A beauty craze that started last year, gold skin care, has now gone mainstream. In the exclusive beauty market the use of 24-karat gold became popular amongst celebrities in 2013. In 2014, products containing gold are now being sold by numerous brands, across networks such as the Home Shopping Network and QVC. Claims are being made for gold’s anti-ageing, anti-inflammatory, rejuvenating and clarifying qualities. With gold prices running high at £770 ($1, 296) an ounce, and with gold’s long association with luxury and wealth, these products are commanding a high price and a fair amount of publicity. But, is gold really the secret to youthful looks? Or is it nothing more than marketing glitz to bedazzle and confound?
The £1000 Solid Gold Facial
One gold treatment to hit the headlines is the £1,000 ($1, 682) Rodial ‘Solid Gold’ facial. This ‘exclusively’ priced treatment involves covering the face with 24-karat gold leaf, and a mask made from hyaluronic acid and collagen. The mask is preceded by micro-dermabrasion and a bee-venom and gold serum. Famously the supermodel Bar Refaeli posted a picture of herself on Instagram having this facial.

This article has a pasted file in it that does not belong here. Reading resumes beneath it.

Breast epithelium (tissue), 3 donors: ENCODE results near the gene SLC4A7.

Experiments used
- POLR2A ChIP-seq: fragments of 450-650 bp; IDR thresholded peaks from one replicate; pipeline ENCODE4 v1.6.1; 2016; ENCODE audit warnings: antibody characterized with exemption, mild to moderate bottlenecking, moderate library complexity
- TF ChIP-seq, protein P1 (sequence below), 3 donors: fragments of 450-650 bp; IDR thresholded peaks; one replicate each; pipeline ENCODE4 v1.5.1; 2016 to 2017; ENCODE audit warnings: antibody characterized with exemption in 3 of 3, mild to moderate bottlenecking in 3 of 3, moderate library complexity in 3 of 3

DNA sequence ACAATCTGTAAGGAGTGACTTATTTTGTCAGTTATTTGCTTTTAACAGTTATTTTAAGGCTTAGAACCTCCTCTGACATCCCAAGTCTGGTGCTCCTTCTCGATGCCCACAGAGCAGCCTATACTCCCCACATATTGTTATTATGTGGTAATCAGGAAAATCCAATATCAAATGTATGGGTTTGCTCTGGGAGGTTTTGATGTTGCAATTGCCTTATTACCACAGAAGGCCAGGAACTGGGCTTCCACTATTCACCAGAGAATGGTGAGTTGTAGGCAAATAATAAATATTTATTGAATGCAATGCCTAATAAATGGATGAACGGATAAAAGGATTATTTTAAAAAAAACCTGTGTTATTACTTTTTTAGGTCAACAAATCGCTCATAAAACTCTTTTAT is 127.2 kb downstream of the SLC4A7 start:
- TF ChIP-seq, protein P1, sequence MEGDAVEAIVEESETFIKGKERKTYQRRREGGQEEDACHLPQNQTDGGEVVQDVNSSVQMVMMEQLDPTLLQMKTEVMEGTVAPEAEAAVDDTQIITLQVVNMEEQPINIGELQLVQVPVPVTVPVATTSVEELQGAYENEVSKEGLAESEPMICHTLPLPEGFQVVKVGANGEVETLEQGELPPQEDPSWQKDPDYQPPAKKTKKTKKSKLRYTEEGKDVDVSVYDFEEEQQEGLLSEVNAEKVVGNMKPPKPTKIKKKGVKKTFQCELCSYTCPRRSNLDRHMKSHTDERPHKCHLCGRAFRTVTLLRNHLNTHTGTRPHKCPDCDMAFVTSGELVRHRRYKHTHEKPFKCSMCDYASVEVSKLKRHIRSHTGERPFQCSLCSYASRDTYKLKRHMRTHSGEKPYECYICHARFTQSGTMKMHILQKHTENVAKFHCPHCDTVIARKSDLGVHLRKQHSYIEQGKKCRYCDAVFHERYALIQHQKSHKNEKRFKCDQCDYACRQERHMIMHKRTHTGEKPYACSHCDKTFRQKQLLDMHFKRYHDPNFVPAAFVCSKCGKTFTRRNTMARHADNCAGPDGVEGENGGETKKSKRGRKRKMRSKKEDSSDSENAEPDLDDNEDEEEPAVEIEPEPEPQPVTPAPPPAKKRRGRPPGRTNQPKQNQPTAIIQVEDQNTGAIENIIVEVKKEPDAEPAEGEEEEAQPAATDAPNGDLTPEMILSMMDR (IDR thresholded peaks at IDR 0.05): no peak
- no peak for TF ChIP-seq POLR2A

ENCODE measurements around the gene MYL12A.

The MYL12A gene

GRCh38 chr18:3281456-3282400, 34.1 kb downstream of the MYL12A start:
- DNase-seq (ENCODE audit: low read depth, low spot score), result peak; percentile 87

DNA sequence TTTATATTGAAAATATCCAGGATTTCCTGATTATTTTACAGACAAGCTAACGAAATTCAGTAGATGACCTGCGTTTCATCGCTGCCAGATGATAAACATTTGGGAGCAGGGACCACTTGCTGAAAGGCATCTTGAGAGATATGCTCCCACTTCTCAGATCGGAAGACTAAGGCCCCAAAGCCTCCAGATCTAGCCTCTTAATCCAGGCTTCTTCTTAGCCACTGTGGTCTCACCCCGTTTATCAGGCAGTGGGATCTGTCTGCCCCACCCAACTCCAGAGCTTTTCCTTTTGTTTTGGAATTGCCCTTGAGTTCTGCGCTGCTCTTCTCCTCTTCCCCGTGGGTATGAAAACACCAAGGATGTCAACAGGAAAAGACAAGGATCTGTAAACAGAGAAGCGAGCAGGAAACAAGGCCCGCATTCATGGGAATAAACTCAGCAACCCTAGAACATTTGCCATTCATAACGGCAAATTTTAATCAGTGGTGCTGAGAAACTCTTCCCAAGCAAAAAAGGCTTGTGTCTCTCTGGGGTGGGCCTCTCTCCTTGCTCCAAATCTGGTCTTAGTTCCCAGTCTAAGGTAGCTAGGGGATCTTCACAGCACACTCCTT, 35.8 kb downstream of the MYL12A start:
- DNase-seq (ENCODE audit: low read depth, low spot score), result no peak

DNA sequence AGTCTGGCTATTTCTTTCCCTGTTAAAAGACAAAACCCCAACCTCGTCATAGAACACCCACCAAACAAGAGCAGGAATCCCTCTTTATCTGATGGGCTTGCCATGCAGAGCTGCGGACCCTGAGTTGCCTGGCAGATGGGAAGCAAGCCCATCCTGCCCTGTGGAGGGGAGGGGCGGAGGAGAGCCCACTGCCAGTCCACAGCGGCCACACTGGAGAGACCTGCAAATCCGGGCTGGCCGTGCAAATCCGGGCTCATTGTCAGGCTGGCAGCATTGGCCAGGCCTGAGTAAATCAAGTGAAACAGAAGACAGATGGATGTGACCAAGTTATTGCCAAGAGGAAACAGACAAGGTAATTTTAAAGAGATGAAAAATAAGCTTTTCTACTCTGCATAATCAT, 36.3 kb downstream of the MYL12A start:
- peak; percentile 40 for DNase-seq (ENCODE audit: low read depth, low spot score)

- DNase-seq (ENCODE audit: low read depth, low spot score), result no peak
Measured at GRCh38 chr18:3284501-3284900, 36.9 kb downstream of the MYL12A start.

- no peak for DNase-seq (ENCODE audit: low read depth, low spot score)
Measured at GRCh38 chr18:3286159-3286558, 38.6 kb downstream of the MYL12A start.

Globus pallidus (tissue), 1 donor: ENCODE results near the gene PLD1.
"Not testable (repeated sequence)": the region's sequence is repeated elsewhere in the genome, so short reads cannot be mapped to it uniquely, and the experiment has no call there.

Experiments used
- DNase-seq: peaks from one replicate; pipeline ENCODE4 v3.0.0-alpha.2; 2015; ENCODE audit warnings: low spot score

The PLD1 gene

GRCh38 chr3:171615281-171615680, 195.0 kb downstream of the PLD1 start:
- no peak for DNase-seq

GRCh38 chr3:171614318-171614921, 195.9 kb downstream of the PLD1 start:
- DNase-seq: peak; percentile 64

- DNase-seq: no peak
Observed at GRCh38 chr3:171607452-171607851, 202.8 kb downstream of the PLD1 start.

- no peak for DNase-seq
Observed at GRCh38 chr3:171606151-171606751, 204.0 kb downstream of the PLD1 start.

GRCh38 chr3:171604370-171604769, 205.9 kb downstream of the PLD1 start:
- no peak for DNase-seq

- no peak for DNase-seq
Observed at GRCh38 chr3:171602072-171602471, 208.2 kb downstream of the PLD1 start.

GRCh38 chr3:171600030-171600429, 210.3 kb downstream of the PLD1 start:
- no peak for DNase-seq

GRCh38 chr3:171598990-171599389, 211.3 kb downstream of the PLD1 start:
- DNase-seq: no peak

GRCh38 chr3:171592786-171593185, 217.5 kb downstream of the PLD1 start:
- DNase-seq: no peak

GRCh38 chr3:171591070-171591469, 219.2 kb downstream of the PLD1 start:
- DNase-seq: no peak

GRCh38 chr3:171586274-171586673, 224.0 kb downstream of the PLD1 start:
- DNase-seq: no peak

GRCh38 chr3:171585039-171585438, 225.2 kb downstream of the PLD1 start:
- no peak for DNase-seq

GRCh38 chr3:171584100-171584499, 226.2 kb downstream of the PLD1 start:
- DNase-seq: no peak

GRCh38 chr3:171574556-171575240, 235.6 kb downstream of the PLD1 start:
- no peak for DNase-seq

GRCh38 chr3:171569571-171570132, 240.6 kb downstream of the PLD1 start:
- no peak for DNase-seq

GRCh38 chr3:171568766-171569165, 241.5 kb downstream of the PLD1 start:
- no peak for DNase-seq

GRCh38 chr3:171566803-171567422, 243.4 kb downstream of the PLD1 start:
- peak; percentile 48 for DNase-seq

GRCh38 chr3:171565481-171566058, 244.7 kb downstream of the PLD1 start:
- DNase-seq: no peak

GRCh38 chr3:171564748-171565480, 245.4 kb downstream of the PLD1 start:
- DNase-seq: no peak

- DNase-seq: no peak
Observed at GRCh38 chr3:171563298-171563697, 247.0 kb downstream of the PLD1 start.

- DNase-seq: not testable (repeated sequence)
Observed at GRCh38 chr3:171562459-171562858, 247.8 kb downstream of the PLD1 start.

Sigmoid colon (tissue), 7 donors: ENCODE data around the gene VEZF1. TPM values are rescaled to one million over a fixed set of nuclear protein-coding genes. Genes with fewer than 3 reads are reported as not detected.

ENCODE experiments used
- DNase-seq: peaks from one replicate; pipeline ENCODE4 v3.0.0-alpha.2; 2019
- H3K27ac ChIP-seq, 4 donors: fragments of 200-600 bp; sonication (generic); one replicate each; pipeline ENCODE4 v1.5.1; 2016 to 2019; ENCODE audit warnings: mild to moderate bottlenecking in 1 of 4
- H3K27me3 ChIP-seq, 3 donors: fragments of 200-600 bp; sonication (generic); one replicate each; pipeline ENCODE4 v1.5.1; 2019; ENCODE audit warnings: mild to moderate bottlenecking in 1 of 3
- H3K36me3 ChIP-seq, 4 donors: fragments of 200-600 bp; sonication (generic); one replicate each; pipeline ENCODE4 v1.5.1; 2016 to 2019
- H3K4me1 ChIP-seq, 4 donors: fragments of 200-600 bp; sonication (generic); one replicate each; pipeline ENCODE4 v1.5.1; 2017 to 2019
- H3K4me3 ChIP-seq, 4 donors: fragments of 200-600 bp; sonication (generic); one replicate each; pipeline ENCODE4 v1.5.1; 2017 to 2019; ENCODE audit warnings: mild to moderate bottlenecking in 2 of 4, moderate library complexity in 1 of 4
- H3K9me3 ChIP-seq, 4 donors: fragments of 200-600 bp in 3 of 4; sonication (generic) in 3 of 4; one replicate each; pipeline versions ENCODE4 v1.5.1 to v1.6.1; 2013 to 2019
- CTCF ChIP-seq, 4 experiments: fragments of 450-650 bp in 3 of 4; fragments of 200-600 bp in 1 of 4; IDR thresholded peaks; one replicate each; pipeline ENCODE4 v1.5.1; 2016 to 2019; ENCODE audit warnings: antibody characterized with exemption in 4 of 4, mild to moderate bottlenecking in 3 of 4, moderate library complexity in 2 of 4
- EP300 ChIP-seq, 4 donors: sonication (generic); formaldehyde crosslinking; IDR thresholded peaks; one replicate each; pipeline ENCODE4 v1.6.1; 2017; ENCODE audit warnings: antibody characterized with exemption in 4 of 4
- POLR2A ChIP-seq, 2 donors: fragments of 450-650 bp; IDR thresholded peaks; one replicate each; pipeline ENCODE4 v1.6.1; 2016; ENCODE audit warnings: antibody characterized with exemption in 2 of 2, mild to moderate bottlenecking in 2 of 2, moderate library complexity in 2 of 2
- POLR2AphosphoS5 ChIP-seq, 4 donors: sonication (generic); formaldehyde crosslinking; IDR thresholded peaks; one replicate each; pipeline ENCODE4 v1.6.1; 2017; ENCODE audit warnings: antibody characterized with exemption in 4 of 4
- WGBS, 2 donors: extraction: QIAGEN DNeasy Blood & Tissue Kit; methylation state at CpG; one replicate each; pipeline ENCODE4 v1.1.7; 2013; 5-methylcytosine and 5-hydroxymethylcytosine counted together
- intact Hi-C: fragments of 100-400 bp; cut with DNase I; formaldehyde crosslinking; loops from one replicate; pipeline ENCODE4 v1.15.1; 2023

But just because celebrities are willing to pay for it, doesn’t mean it works. Whilst Bar seemed pretty pleased with her indulgent treatment, in reality the gold had no real benefit. Whilst it did nothing to boost her skin it did, however, do everything to boost the price. Sure, the microdermabrasion and some of the other ingredients will have had both instant and long-lasting benefits (although if you have been following our blog, you will of course know that collagen is not one of those ingredients!). But as for the gold, the science is against it.
Dermatolgists are in agreement that gold absolutely cannot help you. As the dermatologist Dr. Judith Hellman explains “at best, they do nothing, and at worst, they can give you irritation of the skin.” Meanwhile, Dr. Jeannette Graf searched in vain for data backing up the claims being made. What she found is that “there are absolutely no scientific studies that show that gold has any effect in firming or revitalizing the skin, nor that it reduces wrinkles or gives skin a plumped, golden glow.” However, there is evidence that gold applied in skincare may cause irritation. Gold is a more common allergen than previously reported, and might cause facial and eyelid dermatitis.
[pullquote]Even more alarming is a study published in the journal Nanotoxicology (May 2013) which found that gold nanoparticles actually accelerate the aging process and can cause wrinkles to appear.[/pullquote]
Even more alarming is a study published in the journal Nanotoxicology (May 2013) which found that gold nanoparticles actually accelerate the aging process and can cause wrinkles to appear.
So should you be using gold in your skincare routine? On consideration of the facts, gold in skincare is not just a waste of money and resources, but potentially damaging. In the words of Dr Hellman, if you are thinking of investing in a skincare treatment that contains gold, the best advice is to put that money into gold that you can wear around your neck or on your fingers.